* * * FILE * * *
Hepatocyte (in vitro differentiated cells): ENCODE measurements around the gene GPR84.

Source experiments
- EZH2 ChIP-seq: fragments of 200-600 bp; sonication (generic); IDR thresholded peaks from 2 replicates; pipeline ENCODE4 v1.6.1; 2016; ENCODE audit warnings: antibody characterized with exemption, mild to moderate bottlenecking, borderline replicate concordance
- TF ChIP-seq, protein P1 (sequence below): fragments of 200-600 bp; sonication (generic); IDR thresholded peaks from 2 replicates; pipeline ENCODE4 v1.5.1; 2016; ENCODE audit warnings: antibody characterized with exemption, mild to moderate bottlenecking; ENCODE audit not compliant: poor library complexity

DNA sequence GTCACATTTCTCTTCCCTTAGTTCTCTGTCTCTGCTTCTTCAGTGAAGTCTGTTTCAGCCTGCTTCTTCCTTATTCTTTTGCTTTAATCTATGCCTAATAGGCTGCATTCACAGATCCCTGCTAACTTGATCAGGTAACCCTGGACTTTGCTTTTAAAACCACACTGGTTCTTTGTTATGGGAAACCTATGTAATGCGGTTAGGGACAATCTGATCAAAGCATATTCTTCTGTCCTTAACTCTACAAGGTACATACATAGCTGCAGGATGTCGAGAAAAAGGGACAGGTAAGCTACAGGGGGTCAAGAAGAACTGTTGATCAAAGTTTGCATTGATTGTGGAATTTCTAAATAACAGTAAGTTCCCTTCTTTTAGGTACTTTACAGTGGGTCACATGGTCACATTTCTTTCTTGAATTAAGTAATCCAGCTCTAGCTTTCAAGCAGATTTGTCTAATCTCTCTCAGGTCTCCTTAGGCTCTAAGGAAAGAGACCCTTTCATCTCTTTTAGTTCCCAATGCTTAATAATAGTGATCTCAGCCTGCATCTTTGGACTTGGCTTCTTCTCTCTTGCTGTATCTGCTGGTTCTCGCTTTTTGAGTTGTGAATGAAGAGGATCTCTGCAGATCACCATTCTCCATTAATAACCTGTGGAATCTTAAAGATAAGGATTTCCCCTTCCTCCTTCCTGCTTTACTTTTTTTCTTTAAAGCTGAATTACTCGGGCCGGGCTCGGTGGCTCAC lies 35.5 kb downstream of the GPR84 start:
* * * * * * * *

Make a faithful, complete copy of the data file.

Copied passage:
Hepatocyte (in vitro differentiated cells): ENCODE measurements around the gene GPR84.

Source experiments
- EZH2 ChIP-seq: fragments of 200-600 bp; sonication (generic); IDR thresholded peaks from 2 replicates; pipeline ENCODE4 v1.6.1; 2016; ENCODE audit warnings: antibody characterized with exemption, mild to moderate bottlenecking, borderline replicate concordance
- TF ChIP-seq, protein P1 (sequence below): fragments of 200-600 bp; sonication (generic); IDR thresholded peaks from 2 replicates; pipeline ENCODE4 v1.5.1; 2016; ENCODE audit warnings: antibody characterized with exemption, mild to moderate bottlenecking; ENCODE audit not compliant: poor library complexity

DNA sequence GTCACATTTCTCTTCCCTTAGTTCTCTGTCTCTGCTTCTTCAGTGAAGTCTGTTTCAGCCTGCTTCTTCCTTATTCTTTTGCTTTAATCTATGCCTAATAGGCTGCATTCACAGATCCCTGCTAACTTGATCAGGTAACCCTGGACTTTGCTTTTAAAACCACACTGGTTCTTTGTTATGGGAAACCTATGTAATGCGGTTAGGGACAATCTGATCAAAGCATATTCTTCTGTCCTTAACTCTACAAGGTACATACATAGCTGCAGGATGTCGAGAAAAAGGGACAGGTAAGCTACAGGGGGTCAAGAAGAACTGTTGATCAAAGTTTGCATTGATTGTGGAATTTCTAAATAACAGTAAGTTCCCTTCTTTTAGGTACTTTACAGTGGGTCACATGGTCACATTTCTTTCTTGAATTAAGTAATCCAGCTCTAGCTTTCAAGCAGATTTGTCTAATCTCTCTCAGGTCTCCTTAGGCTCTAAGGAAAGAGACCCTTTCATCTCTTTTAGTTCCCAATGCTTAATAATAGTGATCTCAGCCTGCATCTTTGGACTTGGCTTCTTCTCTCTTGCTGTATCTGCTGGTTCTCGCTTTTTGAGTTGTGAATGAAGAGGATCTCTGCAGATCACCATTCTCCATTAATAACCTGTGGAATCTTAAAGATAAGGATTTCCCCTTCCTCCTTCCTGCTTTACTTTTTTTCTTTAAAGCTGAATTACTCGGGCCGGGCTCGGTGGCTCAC lies 35.5 kb downstream of the GPR84 start: